Padstow Lifeboat Station

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Padstow Lifeboat Station
Padstow lifeboat Station.jpg
Padstow Lifeboat Station
Padstow Lifeboat Station is located in Cornwall
Padstow Lifeboat Station
General information
TypeRNLI Lifeboat Station
LocationPadstow Lifeboat Station, Trevose Head, Padstow, UK
Coordinates50°32′56″N 5°1′18″W / 50.54889°N 5.02167°W / 50.54889; -5.02167Coordinates: 50°32′56″N 5°1′18″W / 50.54889°N 5.02167°W / 50.54889; -5.02167
OwnerRoyal National Lifeboat Institution

Padstow Lifeboat Station is at Trevose Head west of Padstow, in Cornwall. It is run by the Royal National Lifeboat Institution (RNLI), and the current lifeboat is a Tamar class boat called Spirit of Padstow.


  • 4 January 1827 - The first lifeboat Mariners Friend was built by the Padstow Harbour Association and kept at Hawker's Cove.
  • 11 November 1829 - The first boathouse was built for the lifeboat by Padstow Harbour Association.
  • 22 December 1855 - Padstow branch of the RNLI was formed.
  • 25 July 1856 - The arrival of the Albert Edward.
  • 1863 - New boathouse built to take larger lifeboat.
  • December 1864 - Stone slipway added to boathouse.
  • 6 February 1867 - Five crewmen drowned (See Padstow Lifeboat disasters).
  • 15 August 1883 - Arrival of the Arab.
  • 4 September 1883 - Carriage house for lifeboat built in Trethillick Lane.
  • 21 February 1899 - Arrival of the James Stevens No 4 (a new steam lifeboat).
  • 11 April 1900 - Both lifeboats lost and eight crewmen drowned (See Padstow Lifeboat disasters).
  • 29 August 1901 - Arrival of the second Arab.
  • 12 September 1901 - Arrival of the Edmund Harvey and steam tug Helen Peele.
  • 10 August 1917 - Admiralty commandeered Helen Peele for the duration of the First World War.
  • April 1929 - Arrival of the Princess Mary.
  • 1 June 1931 - Arrival of the John and Sarah Eliza Stych the station's first motor lifeboat.
  • 1931 - A new boathouse and roller slipway were built at Hawker's Cove for a second motor lifeboat (No.2).
  • 8 February 1938 - Station numbers change over.
  • 1 December 1947 - Arrival of the J.H.W from Lytham St Anne's.
  • 14 August 1951 - Arrival of the Bassett Green.
  • 30 November 1952 - Arrival of the James Hiram Chadwick.
  • 22 May 1962 - The No.2 station closed because of silting.
  • 20 October 1967 - No 1 Station closed.
  • 20 October 1967 - A new boathouse and 240 ft slipway were opened at Trevose Head.
  • 19 July 1968 - New boathouse officially inaugurated; march 'The Padstow Lifeboat' commissioned from Cornwall-resident composer Malcolm Arnold for the occasion.[1]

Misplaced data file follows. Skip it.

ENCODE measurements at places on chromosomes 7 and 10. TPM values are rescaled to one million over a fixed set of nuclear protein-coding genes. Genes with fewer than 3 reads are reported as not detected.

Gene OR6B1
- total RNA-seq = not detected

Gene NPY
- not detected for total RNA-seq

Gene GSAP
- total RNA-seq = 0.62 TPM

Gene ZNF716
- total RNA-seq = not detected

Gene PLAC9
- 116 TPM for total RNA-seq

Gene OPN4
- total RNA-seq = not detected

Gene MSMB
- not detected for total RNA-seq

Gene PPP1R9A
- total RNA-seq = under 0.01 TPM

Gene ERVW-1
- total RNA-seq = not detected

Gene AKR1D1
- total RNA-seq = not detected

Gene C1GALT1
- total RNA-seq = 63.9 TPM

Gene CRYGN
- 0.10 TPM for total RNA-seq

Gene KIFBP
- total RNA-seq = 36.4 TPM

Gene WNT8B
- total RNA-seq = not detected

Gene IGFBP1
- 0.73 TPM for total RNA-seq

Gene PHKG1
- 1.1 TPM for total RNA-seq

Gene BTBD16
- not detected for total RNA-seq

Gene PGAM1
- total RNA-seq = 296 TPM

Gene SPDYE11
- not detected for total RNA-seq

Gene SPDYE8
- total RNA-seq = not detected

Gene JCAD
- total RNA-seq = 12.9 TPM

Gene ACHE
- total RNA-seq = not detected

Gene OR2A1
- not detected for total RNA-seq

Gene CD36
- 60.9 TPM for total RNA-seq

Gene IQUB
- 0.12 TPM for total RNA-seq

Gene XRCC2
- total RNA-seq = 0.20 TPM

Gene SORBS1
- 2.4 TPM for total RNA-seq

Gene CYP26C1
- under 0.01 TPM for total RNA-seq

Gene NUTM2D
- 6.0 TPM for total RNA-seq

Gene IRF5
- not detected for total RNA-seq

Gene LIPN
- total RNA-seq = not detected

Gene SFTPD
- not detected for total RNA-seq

• 20 October 1967 - Arrival of the James and Catherine MacFarlane.
  • 1984 - The boathouse was adapted for the station's Tyne class lifeboat the James Burrough.
  • 18 December 1984 - Arrival of the James Burrough.
  • 1991 - Major repairs were carried out to the substructures of both the boathouse and slipway.
  • 24 July 1993 - Alan C. Tarby appointed Coxswain.
  • August 2006 - The new boathouse and slipway at Trevose Head was opened.
  • August 2006 - The arrival of the Spirit of Padstow.

Building description[edit]

The building was designed by Royal Haskoning engineers, with sub-consultants Poynton Bradbury Wynter Cole architects, and John Martin Construction Ltd. The building won the 2007 Structural Award for Community Structures.


Tamar-class Spirit of Padstow at the naming ceremony
Oakley-class James and Catherine Macfarlane on display at Land's End

Hawker's Cove Station[edit]

The Hawker's Cove station was known as the number 1 station from 1899 to 1938 and the number 2 station from 1938 to 1962.

Dates in service Class ON Name
1827–1856 Oared boat Mariners Friend (Owned by Padstow Harbour Association)
1856–1864 Albert Edward
1864–1883 Albert Edward II
1883–1900 Arab
1900–1931 36' 10 oared boat ON 472 Arab II
1931–1938 35ft 6in Self-righting motor-class ON 743 John and Sarah Eliza Stych
1938–1947 35ft 6in Self-righting motor-class ON 738 J.H.W
1947–1951 35ft 6in Self-righting motor-class ON 747 Stanhope Smart
1951–1962 Liverpool-class Twin engine ON 891 Bassett Green

Station closed 1962

Camel estuary mooring[edit]

This was known as the number 2 station from 1899 to 1938 then the number 1 station from 1938 to 1962

Dates in service Class ON Name
1899–1900 Steam-class ON 421 James Stevens No. 4
1901–1929 42 ft Self-righter (p&s) ON 475 Edmund Harvey
1901–1929 Steam Tug ON 478 Helen Peele
1929–1952 61ft Barnett-class ON 715 Princess Mary
1952–1967 52ft Barnett-class ON 898 Joseph Hiram Chadwick

Station closed 1967

Trevose Head Station[edit]